You have to overcome the slight apprehension that sets in when boarding the immaculate white capsule of the “LuneXplorer” exhibition. On this sanitized vessel, the experience that takes place is unprecedented in Europe. The Cité de l’espace, in Toulouse, promises visitors to feel the unique sensations of taking off a rocket and landing on the moon. As ? Thanks to a centrifuge that was supposed to reproduce the acceleration of a space trip, like those used by astronauts for training.
Before embarking on the adventure, four astronauts from the European Space Agency (ESA), including the essential Thomas Pesquet, inform visitors on video and give their advice for this “mission”. Next, each crew of four visitors enters reproductions of the Orion capsule, the vehicle used in NASA’s program to return humans to the Moon, the Artemis.
With our seatbelts fastened, the countdown began and we took off with a bang worthy of Starship, the SpaceX rocket that should be used in these future lunar missions. No sensation of spinning in this centrifuge, but rather the surprising sensation of tipping over backwards and taking off toward the stars. Through the windows, which hide screens, the sky darkens as the speed increases. The acceleration intensifies to 2 g, the body, which at that moment weighs twice its own weight, flattens to the bottom of the seat. It quickly becomes difficult to move and reach out to press the buttons that a voice asks us to touch.
A sensorial and interactive journey
The Moon is getting closer and closer and a certain emotion arises when seeing the craters, so familiar and at the same time so distant. After landing on the Moon, we were surprised to admire the light of Earth shining through the porthole. The astronauts reappear to explain the sensations felt and share the “mission data” – altitude, speed, duration – which they compare with those of a real trip to the Moon. This is the aim of the Cité de l’espace, to educate visitors through sensoriality and interactivity: “The experience of takeoff can be told, with words or images, but nothing replaces the physical sensation to understand what astronauts really experience on board a rocket”guarantees Christophe Chaffardon, director of education, science and culture at the Cité de l’espace.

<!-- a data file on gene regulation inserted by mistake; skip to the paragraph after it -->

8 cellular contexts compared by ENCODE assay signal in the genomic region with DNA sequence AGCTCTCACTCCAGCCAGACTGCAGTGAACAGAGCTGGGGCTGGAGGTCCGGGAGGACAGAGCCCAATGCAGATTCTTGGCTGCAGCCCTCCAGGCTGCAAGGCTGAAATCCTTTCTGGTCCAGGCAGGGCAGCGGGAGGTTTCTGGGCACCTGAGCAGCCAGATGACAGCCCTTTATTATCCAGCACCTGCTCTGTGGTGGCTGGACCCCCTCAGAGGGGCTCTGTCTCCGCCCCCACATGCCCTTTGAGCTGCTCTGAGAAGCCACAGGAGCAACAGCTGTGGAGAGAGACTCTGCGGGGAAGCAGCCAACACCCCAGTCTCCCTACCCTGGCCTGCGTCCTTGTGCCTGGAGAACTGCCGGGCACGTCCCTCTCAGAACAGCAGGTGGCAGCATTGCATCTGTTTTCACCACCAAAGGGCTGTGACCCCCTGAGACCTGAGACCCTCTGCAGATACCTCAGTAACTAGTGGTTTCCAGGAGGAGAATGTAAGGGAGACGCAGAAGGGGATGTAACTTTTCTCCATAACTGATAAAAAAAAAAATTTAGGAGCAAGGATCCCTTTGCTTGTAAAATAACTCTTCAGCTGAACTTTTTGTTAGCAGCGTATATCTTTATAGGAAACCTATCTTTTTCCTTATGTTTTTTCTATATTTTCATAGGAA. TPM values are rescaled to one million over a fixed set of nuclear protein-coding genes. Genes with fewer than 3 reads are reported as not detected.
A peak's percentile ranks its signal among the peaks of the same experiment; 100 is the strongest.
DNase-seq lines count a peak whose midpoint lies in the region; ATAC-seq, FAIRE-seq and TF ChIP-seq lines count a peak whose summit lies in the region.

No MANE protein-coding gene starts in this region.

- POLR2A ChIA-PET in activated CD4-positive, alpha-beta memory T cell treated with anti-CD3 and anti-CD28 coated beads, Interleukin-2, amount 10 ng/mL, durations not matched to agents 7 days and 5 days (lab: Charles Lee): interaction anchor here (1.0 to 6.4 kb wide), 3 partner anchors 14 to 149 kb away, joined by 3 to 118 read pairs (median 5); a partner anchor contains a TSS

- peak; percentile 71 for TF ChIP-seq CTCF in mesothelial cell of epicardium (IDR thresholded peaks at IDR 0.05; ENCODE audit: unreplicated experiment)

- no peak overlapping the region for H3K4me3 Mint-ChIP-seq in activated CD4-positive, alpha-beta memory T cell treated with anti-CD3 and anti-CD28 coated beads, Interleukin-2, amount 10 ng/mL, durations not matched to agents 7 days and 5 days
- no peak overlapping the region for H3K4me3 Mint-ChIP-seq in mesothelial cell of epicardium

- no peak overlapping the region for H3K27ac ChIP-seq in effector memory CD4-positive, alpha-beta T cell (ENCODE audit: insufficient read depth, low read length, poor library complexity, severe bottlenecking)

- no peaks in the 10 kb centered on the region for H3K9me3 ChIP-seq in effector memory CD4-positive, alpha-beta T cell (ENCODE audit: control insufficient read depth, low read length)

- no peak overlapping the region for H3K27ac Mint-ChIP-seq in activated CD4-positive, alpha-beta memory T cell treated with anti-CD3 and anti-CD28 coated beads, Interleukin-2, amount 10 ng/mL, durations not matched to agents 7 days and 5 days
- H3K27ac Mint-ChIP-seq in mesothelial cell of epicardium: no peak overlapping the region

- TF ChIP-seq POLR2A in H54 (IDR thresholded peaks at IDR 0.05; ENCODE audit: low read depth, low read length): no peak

Also listen The Moon, future human colony?
More than fifty years after humans took their last step on the Moon, during the Apollo-17 mission in 1972, the United States is preparing to return there to set up long-term bases. If the announced deadline of 2025 seems to be an increasingly difficult commitment to fulfill, this new journey should take place in the coming years. And it is with this in mind that Cité de l’espace wanted to highlight lunar travel, respecting its commitment to always be at the forefront of space news.
The experience is accompanied by explanations about the history of Apollo and its current heir, Artemis, with examples of rockets, ships and space facts. There is no doubt that the exhibition will evolve alongside future advances in the next great human adventure in space.
“LuneXplorer”, at the Cité de l’espace, in Toulouse. Accessible to adults and children over 1.30 meters tall and people with reduced mobility. Quote-space. with